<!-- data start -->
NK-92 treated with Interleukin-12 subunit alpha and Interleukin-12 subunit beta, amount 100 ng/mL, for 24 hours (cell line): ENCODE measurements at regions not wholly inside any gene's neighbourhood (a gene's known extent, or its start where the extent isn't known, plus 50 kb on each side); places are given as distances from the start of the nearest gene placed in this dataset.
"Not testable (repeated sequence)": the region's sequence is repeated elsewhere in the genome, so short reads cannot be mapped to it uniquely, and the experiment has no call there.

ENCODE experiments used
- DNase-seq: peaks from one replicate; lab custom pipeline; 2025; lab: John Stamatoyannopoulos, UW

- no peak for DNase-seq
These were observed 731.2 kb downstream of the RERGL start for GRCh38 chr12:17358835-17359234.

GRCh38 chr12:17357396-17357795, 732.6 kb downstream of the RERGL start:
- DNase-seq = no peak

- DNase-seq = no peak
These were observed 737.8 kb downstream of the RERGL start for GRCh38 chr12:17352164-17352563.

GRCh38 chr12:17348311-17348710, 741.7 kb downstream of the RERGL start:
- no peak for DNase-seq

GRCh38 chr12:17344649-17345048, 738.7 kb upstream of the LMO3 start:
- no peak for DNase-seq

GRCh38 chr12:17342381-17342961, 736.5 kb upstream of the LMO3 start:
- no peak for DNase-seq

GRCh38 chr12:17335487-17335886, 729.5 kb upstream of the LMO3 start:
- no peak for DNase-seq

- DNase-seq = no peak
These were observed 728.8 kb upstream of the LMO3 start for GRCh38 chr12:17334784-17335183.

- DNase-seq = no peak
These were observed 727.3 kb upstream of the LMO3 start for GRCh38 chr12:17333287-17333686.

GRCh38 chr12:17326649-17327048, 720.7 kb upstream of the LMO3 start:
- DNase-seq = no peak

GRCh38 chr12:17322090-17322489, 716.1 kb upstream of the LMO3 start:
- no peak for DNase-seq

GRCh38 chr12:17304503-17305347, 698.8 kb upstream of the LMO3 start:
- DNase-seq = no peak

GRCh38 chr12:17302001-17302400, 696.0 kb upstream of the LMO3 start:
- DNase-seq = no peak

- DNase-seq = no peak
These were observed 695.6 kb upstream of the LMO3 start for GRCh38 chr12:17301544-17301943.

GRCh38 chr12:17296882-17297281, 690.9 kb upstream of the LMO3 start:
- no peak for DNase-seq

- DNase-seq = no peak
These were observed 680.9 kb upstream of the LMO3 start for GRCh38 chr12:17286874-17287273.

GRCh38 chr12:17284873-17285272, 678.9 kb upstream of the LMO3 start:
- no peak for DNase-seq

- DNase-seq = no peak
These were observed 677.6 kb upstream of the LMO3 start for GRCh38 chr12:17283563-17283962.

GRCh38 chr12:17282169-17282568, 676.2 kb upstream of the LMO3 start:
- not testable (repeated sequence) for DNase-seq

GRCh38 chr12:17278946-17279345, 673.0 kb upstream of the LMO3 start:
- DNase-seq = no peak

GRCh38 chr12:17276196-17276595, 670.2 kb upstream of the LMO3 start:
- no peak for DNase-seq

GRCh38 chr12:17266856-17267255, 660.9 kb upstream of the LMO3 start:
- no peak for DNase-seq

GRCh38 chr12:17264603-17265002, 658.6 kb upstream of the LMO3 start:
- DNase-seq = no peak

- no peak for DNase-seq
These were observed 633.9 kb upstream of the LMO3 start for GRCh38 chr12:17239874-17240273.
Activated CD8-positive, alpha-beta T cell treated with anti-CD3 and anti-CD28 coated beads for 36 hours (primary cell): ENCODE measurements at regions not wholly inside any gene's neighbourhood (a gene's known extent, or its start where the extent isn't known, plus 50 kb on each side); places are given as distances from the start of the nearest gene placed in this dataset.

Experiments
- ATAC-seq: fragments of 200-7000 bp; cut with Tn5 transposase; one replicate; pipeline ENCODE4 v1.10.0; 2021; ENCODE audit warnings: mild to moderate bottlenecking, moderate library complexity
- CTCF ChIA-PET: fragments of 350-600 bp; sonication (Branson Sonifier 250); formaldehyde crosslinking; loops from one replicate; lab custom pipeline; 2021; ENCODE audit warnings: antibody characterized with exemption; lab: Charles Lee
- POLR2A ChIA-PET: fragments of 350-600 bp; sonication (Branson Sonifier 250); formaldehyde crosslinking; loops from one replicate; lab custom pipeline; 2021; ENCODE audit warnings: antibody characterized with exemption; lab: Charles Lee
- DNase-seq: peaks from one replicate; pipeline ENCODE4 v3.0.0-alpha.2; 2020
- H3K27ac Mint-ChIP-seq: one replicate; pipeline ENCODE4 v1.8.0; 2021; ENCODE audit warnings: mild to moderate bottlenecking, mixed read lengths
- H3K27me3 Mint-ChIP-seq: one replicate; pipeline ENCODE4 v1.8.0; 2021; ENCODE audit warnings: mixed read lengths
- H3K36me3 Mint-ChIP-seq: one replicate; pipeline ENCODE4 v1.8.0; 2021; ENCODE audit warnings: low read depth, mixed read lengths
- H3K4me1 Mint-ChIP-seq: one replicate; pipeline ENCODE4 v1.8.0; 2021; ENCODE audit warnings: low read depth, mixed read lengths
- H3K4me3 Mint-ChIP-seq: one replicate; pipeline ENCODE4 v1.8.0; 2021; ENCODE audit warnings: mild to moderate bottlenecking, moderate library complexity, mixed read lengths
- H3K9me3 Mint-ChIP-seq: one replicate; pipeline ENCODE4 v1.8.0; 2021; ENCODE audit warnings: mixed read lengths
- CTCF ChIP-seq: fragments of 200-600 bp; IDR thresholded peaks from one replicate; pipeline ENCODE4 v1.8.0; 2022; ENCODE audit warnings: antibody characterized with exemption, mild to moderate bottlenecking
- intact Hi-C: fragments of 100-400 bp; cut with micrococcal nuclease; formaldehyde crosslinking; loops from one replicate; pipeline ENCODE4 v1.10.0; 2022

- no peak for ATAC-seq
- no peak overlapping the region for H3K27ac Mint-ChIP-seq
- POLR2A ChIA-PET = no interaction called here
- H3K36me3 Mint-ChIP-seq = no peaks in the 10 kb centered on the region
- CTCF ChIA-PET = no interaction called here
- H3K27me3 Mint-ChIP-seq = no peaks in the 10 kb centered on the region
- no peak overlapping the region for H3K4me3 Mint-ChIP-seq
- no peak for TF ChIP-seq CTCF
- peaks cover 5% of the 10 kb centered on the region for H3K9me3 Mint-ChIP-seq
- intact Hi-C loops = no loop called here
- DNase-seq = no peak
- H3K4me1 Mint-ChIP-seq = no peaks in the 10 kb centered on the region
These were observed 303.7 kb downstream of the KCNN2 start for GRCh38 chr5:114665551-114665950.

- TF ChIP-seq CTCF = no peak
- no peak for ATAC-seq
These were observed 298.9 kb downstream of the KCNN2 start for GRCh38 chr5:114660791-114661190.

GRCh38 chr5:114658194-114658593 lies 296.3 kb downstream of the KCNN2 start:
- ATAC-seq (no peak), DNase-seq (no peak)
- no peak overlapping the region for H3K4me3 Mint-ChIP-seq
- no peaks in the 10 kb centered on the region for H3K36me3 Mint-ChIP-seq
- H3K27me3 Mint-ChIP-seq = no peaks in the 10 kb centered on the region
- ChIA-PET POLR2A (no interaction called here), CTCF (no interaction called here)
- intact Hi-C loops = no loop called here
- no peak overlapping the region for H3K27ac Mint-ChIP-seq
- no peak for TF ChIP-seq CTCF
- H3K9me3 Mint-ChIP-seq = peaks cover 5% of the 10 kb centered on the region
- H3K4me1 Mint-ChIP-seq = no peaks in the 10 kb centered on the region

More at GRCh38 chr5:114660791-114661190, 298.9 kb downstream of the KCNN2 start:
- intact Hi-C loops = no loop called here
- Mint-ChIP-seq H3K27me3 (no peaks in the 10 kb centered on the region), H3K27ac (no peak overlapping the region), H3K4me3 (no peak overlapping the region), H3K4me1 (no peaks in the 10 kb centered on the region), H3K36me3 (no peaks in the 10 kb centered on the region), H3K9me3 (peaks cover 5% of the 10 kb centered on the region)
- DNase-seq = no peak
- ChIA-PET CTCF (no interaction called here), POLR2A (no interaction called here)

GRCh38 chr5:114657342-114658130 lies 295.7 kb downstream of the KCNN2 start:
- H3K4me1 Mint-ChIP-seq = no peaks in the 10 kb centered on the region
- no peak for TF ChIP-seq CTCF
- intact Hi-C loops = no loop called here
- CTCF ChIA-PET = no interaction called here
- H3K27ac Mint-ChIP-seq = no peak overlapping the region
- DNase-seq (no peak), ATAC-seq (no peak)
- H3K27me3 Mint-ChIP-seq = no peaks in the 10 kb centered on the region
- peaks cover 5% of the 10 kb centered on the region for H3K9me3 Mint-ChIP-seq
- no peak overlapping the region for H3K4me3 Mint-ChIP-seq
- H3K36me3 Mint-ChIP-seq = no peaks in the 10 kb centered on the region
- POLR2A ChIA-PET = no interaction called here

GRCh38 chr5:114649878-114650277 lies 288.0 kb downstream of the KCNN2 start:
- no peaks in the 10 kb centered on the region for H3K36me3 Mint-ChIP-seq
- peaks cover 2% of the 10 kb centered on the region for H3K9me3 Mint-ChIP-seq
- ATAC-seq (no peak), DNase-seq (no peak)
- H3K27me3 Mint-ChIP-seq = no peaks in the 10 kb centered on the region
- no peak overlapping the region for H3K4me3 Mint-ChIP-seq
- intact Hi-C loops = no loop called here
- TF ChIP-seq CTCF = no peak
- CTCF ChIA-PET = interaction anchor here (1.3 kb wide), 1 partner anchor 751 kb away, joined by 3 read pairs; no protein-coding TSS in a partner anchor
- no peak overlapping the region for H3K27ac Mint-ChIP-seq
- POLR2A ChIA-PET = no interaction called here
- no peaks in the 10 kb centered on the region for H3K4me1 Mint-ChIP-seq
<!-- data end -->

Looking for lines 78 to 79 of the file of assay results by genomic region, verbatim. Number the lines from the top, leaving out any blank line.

- H3K4me1 Mint-ChIP-seq = no peaks in the 10 kb centered on the region
These were observed 303.7 kb downstream of the KCNN2 start for GRCh38 chr5:114665551-114665950.